With the Buckeyes playing several teams early this season that didn't spread their formations very much, and the Buckeye linebacker situation being what it is, Tyler Moeller has spent a lot of time playing the Sam linebacker spot instead of his customary Star position. Illinois' formations allowed Moeller to play nearly the whole game out wide, and he was much more active in the defense, forcing the fumble that allowed the Buckeyes to go up three scores and being in on several tackles. He also did a good job in man to man coverages lined up on the their slot receivers most of the game.
Grade--A- It wouldn't be a defensive breakdown this season without mentioning Bradley Roby. He came up with the interception that allowed the Buckeyes to go up by 10, and recovered the fumble that allowed them to go up by 17 to go along with his solid play in coverage and run support.
There really isn't a whole lot to put here about Jim Heacock and company that hasn't been said already. I think this kind of offense is the kind he's best at putting together gameplans to stop, and the kind of offense the defensive personnel and style of play is best suited to. I also think the amount of option the Buckeyes have seen the past two games, and man to man coverages that Ohio State has employed in those games should help show that the Buckeyes are better on defense when they're playing man on the outside instead of zones.
The difference between the two philosophies (zone vs. man) is that man to man coverages seek to take away the receivers and allow more players to play in run support. It forces the opposing team's skill players to make plays for the other team to move the ball. The zones and zone-blitzes that Heacock has always seemed to prefer instead put the onus on the opposing quarterback to read the defense and find open men and the defensive line to affect him while he tries to do that. It also relies on the defensive line to disrupt the running game so the linebackers and safeties can react to it.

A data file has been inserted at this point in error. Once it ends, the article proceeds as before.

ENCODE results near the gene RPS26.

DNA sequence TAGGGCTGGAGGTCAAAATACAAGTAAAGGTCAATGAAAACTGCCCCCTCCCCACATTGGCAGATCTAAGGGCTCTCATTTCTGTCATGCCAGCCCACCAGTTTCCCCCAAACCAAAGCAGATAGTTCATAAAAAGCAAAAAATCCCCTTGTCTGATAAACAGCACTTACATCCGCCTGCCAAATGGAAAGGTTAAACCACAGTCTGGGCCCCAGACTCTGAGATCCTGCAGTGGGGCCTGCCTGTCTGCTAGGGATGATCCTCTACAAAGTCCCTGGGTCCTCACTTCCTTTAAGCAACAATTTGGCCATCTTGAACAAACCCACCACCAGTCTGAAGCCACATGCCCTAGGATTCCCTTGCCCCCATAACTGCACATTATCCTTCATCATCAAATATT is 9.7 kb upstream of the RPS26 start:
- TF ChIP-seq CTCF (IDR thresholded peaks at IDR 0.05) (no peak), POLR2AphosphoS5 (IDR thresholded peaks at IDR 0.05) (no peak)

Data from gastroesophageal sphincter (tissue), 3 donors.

Heacock has had an interesting dilemma with the personnel this season when it comes to the two differing philosophies. He has corners that seem to thrive on man coverage, and safeties that are adequate, but linebackers that have trouble with it, especially Sabino. On the other hand, the defensive line just hasn't been getting enough pressure on opposing quarterbacks in zone coverages to stop them from finding open men on a consistent basis, though they have done a good job against the run.
We're probably not going to see Heacock get away from the zone coverage calls when the Buckeyes have a two-score or more lead, but in both of the last two games, the defense didn't start giving up real yardage or points until they started calling more zone coverages. For the Buckeye defense to have a chance against Wisconsin the next game, I think we're going to need to see the Buckeyes in man coverages nearly the entire game.
Grade--A- I guess if I were to have a complaint about the defense in zones, it would be that they nearly always call some type of cover 3. That will limit big plays, which is one of the main goals if you have the lead, but it doesn't give the quarterback much to think about if the rush doesn't get there.